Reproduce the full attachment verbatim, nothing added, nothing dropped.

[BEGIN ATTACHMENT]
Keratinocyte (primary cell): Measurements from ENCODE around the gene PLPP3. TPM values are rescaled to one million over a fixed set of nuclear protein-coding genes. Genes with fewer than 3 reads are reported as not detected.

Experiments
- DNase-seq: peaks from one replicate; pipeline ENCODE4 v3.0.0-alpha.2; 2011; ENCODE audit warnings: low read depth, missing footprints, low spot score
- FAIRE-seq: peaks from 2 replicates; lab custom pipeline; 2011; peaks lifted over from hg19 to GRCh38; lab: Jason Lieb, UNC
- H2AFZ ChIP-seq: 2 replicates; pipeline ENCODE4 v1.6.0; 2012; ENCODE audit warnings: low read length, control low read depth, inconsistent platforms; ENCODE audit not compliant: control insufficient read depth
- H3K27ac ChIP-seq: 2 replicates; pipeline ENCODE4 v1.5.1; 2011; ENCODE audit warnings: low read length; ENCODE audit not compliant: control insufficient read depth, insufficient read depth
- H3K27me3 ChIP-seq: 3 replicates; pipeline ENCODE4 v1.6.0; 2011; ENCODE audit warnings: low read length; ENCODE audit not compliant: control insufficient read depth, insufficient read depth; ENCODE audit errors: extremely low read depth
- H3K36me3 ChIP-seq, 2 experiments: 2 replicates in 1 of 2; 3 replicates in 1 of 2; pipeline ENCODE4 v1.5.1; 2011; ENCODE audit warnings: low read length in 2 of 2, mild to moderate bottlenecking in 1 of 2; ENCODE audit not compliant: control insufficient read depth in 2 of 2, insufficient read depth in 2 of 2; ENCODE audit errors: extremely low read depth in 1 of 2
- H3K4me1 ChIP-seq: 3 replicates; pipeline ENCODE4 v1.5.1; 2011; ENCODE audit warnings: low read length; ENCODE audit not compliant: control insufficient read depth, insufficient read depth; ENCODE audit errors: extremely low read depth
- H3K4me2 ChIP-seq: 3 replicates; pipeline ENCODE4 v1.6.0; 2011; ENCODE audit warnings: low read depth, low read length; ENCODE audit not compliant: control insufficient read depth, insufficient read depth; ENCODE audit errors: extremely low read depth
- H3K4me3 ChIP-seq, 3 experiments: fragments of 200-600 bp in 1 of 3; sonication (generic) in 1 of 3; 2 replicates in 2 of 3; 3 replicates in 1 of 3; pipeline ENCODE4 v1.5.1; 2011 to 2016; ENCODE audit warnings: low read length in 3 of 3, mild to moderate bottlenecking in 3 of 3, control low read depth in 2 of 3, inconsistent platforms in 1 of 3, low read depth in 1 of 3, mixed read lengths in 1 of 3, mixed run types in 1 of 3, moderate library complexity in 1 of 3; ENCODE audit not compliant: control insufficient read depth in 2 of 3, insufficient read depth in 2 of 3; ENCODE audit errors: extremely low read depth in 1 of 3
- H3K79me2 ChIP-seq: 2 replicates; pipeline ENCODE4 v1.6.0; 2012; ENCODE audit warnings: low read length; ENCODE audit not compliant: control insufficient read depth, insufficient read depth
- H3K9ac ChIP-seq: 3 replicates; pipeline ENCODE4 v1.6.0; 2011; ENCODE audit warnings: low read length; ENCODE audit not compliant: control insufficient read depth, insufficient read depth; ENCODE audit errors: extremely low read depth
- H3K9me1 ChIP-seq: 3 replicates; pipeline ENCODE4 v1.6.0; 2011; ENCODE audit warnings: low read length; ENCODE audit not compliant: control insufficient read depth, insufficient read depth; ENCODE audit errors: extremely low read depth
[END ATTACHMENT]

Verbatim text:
Keratinocyte (primary cell): Measurements from ENCODE around the gene PLPP3. TPM values are rescaled to one million over a fixed set of nuclear protein-coding genes. Genes with fewer than 3 reads are reported as not detected.

Experiments
- DNase-seq: peaks from one replicate; pipeline ENCODE4 v3.0.0-alpha.2; 2011; ENCODE audit warnings: low read depth, missing footprints, low spot score
- FAIRE-seq: peaks from 2 replicates; lab custom pipeline; 2011; peaks lifted over from hg19 to GRCh38; lab: Jason Lieb, UNC
- H2AFZ ChIP-seq: 2 replicates; pipeline ENCODE4 v1.6.0; 2012; ENCODE audit warnings: low read length, control low read depth, inconsistent platforms; ENCODE audit not compliant: control insufficient read depth
- H3K27ac ChIP-seq: 2 replicates; pipeline ENCODE4 v1.5.1; 2011; ENCODE audit warnings: low read length; ENCODE audit not compliant: control insufficient read depth, insufficient read depth
- H3K27me3 ChIP-seq: 3 replicates; pipeline ENCODE4 v1.6.0; 2011; ENCODE audit warnings: low read length; ENCODE audit not compliant: control insufficient read depth, insufficient read depth; ENCODE audit errors: extremely low read depth
- H3K36me3 ChIP-seq, 2 experiments: 2 replicates in 1 of 2; 3 replicates in 1 of 2; pipeline ENCODE4 v1.5.1; 2011; ENCODE audit warnings: low read length in 2 of 2, mild to moderate bottlenecking in 1 of 2; ENCODE audit not compliant: control insufficient read depth in 2 of 2, insufficient read depth in 2 of 2; ENCODE audit errors: extremely low read depth in 1 of 2
- H3K4me1 ChIP-seq: 3 replicates; pipeline ENCODE4 v1.5.1; 2011; ENCODE audit warnings: low read length; ENCODE audit not compliant: control insufficient read depth, insufficient read depth; ENCODE audit errors: extremely low read depth
- H3K4me2 ChIP-seq: 3 replicates; pipeline ENCODE4 v1.6.0; 2011; ENCODE audit warnings: low read depth, low read length; ENCODE audit not compliant: control insufficient read depth, insufficient read depth; ENCODE audit errors: extremely low read depth
- H3K4me3 ChIP-seq, 3 experiments: fragments of 200-600 bp in 1 of 3; sonication (generic) in 1 of 3; 2 replicates in 2 of 3; 3 replicates in 1 of 3; pipeline ENCODE4 v1.5.1; 2011 to 2016; ENCODE audit warnings: low read length in 3 of 3, mild to moderate bottlenecking in 3 of 3, control low read depth in 2 of 3, inconsistent platforms in 1 of 3, low read depth in 1 of 3, mixed read lengths in 1 of 3, mixed run types in 1 of 3, moderate library complexity in 1 of 3; ENCODE audit not compliant: control insufficient read depth in 2 of 3, insufficient read depth in 2 of 3; ENCODE audit errors: extremely low read depth in 1 of 3
- H3K79me2 ChIP-seq: 2 replicates; pipeline ENCODE4 v1.6.0; 2012; ENCODE audit warnings: low read length; ENCODE audit not compliant: control insufficient read depth, insufficient read depth
- H3K9ac ChIP-seq: 3 replicates; pipeline ENCODE4 v1.6.0; 2011; ENCODE audit warnings: low read length; ENCODE audit not compliant: control insufficient read depth, insufficient read depth; ENCODE audit errors: extremely low read depth
- H3K9me1 ChIP-seq: 3 replicates; pipeline ENCODE4 v1.6.0; 2011; ENCODE audit warnings: low read length; ENCODE audit not compliant: control insufficient read depth, insufficient read depth; ENCODE audit errors: extremely low read depth